The lush grass of a San Tan Valley golf course is threatened and it’s because the course’s water bill could spike as much as 400 percent, potentially forcing the club to stop watering its grass as the Arizona summer looms, the course’s owner told ABC15 on Monday.
Several homeowners, who live along the course, said they would move away if the water issue led to the desert reclaiming the fairways and greens.
The Golf Club at Johnson Ranch could see its water bill balloon from $100,000 annually to up to $500,000, club owner David Ashton said.
“We’d go bankrupt,” Ashton said of the effect of trying to pay the bill. He predicted that the club might have to stop watering the course if the club hemorrhages cash in a legal fight over the water bills.
Earlier this month, Johnson Utilities notified the course of its plan to switch the type of water it supplies to the course. Instead of effluent, treated sewer water, the utility would send the course non-potable water, including what it pumps from the ground, the utility’s attorney, Jeff Crockett, said.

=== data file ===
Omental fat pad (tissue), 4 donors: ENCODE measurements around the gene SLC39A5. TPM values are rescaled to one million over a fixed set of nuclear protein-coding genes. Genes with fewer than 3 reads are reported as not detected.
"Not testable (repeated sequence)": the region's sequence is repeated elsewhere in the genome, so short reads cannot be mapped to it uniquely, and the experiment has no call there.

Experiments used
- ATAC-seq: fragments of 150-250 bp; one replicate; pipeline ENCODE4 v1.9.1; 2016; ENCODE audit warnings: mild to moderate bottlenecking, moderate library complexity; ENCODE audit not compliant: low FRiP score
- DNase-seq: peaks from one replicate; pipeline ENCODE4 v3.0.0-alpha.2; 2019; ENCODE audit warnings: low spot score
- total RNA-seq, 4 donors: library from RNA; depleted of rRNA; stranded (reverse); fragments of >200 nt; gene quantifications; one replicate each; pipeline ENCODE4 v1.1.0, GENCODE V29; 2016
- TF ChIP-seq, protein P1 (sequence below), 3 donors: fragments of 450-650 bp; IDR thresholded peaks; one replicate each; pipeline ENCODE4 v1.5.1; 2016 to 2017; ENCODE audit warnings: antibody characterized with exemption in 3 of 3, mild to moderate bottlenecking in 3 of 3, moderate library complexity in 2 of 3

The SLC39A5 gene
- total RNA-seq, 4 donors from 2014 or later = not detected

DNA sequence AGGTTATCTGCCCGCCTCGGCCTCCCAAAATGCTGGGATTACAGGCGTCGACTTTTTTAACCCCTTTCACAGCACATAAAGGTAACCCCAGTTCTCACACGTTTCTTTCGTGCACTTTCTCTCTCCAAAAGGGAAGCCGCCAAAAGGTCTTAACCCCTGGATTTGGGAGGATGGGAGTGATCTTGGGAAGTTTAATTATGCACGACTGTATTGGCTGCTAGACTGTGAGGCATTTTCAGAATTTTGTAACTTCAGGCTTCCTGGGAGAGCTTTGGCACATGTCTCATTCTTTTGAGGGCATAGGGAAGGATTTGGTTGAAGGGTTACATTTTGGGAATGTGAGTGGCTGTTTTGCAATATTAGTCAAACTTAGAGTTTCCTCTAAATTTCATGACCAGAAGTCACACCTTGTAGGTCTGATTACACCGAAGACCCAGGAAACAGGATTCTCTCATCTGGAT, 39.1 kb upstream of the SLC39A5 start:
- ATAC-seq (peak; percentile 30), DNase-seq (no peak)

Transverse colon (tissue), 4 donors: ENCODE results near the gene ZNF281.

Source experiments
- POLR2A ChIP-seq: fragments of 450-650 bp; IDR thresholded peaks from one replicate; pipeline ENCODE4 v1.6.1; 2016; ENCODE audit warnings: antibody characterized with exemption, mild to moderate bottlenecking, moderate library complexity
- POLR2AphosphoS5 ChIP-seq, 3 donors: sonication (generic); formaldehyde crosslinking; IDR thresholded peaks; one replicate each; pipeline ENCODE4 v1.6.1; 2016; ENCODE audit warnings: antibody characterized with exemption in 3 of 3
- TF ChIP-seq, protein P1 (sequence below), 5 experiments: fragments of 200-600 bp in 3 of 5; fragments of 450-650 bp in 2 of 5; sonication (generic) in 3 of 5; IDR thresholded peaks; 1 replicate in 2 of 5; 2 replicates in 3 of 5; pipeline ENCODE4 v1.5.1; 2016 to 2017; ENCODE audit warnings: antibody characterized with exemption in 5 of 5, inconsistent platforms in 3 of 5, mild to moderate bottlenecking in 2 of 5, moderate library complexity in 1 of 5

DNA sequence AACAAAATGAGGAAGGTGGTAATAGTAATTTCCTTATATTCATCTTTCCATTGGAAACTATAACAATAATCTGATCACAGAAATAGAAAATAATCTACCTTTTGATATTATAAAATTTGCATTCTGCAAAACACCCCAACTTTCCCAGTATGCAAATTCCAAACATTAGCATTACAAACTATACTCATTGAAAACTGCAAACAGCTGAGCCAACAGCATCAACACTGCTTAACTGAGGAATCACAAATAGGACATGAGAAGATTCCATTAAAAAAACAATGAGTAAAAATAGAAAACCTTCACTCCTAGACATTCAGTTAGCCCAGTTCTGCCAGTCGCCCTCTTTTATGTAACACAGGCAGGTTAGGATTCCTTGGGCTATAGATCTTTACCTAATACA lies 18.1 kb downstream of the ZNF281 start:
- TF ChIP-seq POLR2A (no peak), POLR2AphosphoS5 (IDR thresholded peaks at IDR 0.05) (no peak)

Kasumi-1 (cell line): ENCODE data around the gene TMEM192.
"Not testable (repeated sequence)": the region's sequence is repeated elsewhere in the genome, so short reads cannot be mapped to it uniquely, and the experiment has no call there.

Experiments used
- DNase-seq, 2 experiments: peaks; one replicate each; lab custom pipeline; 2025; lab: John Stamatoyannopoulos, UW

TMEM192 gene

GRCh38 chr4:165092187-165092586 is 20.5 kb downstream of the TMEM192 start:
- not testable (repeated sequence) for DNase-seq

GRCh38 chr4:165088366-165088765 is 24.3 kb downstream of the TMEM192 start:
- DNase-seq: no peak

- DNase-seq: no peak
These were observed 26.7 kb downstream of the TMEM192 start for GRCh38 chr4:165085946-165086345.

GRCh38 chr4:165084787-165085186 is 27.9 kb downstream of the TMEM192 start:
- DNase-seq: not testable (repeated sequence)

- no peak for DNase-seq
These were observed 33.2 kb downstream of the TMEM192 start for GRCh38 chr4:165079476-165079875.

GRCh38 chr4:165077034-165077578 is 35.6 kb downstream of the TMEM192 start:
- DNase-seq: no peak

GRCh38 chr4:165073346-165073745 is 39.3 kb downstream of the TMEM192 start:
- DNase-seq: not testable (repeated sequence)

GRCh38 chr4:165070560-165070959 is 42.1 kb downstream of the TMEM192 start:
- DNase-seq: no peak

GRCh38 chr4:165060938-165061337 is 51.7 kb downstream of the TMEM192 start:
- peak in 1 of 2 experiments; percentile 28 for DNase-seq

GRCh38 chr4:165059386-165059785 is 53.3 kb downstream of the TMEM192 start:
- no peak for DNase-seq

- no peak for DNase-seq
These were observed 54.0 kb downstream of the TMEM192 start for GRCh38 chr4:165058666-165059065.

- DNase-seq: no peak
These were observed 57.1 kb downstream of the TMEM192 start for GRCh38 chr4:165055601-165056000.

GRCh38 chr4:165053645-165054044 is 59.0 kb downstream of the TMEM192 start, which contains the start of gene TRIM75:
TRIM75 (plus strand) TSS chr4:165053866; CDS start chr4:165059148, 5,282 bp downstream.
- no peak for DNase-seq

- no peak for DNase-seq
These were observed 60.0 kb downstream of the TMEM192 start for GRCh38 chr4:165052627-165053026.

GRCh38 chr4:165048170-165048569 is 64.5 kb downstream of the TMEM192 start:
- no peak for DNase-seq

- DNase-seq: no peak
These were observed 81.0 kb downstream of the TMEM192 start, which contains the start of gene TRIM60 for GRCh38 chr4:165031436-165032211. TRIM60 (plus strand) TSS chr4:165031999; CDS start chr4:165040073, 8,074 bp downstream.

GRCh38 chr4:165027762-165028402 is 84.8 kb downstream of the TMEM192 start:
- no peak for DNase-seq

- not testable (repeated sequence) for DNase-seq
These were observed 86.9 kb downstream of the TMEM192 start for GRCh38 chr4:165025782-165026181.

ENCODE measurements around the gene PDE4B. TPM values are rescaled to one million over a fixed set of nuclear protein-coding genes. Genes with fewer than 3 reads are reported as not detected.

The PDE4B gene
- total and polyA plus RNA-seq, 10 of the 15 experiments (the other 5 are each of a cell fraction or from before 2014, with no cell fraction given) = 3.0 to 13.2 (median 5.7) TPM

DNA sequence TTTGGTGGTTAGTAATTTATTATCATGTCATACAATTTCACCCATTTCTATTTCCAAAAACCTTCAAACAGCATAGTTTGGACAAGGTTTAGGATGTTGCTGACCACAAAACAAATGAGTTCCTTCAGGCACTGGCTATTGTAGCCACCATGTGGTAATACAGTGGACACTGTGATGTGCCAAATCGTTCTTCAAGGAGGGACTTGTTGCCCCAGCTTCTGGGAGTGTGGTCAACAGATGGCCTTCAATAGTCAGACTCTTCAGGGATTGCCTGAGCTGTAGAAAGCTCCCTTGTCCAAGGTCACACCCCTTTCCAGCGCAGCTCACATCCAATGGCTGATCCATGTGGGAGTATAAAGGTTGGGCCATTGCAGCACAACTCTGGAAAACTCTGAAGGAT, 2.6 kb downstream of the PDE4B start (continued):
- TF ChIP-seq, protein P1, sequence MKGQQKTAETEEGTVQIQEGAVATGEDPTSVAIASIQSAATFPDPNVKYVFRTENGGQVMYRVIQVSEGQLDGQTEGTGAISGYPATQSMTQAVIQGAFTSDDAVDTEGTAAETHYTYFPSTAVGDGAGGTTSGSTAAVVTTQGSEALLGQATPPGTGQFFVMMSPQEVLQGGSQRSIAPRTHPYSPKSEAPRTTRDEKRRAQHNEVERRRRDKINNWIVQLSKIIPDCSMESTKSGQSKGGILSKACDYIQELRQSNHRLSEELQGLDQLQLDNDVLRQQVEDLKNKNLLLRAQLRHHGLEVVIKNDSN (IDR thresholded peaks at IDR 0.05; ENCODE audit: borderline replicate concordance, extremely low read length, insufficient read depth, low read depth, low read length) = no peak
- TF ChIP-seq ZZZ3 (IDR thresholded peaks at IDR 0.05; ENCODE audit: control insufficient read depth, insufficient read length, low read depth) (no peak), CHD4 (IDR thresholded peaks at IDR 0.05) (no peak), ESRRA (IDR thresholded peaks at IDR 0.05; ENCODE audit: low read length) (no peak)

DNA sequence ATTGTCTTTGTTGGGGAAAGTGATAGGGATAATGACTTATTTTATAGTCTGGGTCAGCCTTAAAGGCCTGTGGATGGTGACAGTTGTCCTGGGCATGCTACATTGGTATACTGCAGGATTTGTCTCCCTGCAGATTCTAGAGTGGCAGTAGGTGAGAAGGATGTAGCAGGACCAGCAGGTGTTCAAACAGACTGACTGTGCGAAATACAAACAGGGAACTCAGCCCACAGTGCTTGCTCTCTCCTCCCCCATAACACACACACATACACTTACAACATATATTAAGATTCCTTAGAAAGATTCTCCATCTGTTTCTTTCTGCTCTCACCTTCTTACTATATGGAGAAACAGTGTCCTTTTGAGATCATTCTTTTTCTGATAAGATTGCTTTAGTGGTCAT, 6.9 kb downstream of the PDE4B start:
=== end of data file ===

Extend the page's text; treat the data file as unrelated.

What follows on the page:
Rather than selling the golf course effluent, the utility would let the effluent drain into underground aquifers, Crockett said. That would generate groundwater credits that would reduce bills for the majority of water customers, according to the utility. Arizona’s groundwater regulations call for taxes for withdrawing water and credits for depositing groundwater, according to regulatory filings by the utility.
The golf course could not react to the higher water rates by raising playing fees because the market would not support it, club leadership said.
A Feb. 19 letter from the utility said the water switch would come within five days.
“You can’t play a golf course that’s total concrete,” said Bob Matheson, who has lived along the course for 18 years. “You’ve got to have the green,” Matheson said of the need to keep watering the course.
“Places become ghost towns,” Howard Frazier said of golf communities that lose their golf course.
Frazier, who also lives along the course, would move out if the course went dry.
“The property values [would] plummet,” he said.
The golf club has taken their case to the Arizona Corporation Commission, with a request that the utility continue to sell it effluent. The utility has asked that the case be dismissed.